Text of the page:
I lived in Fredericksburg, Virginia, for ten years. I attended Mary Washington College (now the University of Mary Washington) and lived there following graduation. I really enjoyed Fredericksburg, but I was a different person then and have only been back one time since the late 1970s. Today, Tim and I spent the day in the city.
|A Part of the Campus of the University of Mary Washington|
|Mary Washington House|
Because Tim and I have been following a Civil War theme lately, we wanted to visit the Fredericksburg and Spotsylvania County Battlefields Memorial National Military Park (wow, that’s a mouthful!). Fredericksburg and Spotsylvania represent the most contested ground in the country, a place where four horrifying battles were fought. Because of the strategic location of this area, the Union army launched three major campaigns and suffered staggering defeats. There were more than 100,000 casualties during these battles, and the area has been dubbed the bloodiest landscape in North America.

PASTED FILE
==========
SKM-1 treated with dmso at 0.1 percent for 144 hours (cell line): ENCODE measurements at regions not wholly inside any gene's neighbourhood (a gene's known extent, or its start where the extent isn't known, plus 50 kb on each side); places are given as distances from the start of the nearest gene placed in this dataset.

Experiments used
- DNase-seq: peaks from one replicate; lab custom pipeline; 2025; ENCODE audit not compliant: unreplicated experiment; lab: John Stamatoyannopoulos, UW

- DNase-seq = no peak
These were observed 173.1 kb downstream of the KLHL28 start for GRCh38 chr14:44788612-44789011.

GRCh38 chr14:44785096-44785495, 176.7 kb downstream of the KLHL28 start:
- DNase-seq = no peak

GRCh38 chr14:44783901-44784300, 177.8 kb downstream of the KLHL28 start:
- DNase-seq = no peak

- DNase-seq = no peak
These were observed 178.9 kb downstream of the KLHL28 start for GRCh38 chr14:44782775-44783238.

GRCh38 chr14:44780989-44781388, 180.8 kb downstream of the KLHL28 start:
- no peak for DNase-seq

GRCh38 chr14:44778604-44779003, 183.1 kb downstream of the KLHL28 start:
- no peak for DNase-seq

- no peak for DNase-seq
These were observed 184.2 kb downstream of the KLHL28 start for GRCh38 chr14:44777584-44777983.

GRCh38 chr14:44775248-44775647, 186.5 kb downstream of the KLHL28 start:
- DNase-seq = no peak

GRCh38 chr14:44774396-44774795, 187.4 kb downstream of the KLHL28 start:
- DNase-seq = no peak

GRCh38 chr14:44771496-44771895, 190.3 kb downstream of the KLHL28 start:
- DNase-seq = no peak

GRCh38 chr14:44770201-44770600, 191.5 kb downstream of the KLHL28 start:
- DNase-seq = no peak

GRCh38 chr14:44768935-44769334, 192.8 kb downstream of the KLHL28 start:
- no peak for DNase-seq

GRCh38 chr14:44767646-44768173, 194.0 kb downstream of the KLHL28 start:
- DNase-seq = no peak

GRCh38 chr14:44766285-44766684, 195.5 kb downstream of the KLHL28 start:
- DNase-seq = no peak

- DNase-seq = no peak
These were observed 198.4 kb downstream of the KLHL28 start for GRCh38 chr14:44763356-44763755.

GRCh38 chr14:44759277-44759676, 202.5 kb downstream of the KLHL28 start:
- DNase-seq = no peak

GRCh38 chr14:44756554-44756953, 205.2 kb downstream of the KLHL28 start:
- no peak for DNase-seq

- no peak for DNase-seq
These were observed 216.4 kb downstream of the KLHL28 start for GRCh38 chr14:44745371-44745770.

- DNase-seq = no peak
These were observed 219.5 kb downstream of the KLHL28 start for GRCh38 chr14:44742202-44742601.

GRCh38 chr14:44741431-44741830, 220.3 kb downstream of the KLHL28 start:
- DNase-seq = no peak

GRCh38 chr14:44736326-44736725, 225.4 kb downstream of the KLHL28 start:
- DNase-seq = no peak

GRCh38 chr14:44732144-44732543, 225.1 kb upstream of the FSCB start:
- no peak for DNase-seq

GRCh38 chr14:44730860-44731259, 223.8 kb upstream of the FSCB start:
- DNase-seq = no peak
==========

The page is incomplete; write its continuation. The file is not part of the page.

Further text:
|Fredericksburg National Cemetery|
|A Section of the Original Stone Wall Along Sunken Road|
|Monument to Richard Kirkland, "The Angel of Marye's Heights" -|
Kirkland Was a Confederate Soldier Who Offered Water to Wounded Union Soldiers
During the Battle of Fredericksburg
One of my favorite parts of the day, however, was lunch. When I lived in Fredericksburg, I was introduced to good Southern barbeque at Allman’s, a tiny, 1954 restaurant that looks like a dive. I had hoped against hope that Allman’s might still be open, and it was! Neither the restaurant nor the food had changed, and the staff was incredibly proud of that fact. Allman’s barbeque sandwiches are topped with cole slaw, and the barbeque sauce has a pronounced vinegar base. What good memories that lunch brought back! This was our first taste of barbeque on the trip, and I can’t wait to sample different regional variations as we travel south and west.